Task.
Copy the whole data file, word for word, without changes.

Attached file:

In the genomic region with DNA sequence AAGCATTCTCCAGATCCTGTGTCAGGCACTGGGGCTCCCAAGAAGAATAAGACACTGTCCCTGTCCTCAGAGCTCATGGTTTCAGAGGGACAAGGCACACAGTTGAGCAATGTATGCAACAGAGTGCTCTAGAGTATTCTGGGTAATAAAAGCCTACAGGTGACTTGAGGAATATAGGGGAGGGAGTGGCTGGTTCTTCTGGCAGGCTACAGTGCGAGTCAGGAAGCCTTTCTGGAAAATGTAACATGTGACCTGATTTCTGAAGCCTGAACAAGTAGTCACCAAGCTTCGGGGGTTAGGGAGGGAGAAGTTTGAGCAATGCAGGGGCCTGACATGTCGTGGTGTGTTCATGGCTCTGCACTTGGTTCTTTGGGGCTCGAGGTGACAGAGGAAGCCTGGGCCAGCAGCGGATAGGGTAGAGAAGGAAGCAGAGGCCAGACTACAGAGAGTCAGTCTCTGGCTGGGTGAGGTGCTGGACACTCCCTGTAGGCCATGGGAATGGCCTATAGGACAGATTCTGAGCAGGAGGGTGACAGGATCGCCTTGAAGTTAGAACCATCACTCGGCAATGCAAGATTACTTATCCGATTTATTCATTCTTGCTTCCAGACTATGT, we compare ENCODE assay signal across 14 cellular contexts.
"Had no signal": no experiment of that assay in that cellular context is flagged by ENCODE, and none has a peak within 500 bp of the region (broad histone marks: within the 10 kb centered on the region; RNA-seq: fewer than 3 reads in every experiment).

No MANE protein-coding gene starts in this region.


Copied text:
In the genomic region with DNA sequence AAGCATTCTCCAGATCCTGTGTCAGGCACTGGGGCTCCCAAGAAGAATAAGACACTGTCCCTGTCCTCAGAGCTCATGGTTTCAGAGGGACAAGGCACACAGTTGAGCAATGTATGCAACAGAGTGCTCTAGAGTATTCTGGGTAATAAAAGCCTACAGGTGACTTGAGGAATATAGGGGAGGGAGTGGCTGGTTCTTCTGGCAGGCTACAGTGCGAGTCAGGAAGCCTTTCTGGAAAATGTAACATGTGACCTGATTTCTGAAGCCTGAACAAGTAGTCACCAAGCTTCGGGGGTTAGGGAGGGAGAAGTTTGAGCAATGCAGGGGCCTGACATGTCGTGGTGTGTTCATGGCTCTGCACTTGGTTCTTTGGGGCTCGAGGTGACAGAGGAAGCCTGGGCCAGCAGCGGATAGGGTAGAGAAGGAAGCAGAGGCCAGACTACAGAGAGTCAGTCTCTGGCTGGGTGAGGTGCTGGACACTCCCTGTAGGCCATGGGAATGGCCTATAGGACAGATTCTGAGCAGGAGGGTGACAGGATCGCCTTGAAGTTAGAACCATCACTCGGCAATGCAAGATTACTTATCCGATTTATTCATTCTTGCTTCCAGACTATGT, we compare ENCODE assay signal across 14 cellular contexts.
"Had no signal": no experiment of that assay in that cellular context is flagged by ENCODE, and none has a peak within 500 bp of the region (broad histone marks: within the 10 kb centered on the region; RNA-seq: fewer than 3 reads in every experiment).

No MANE protein-coding gene starts in this region.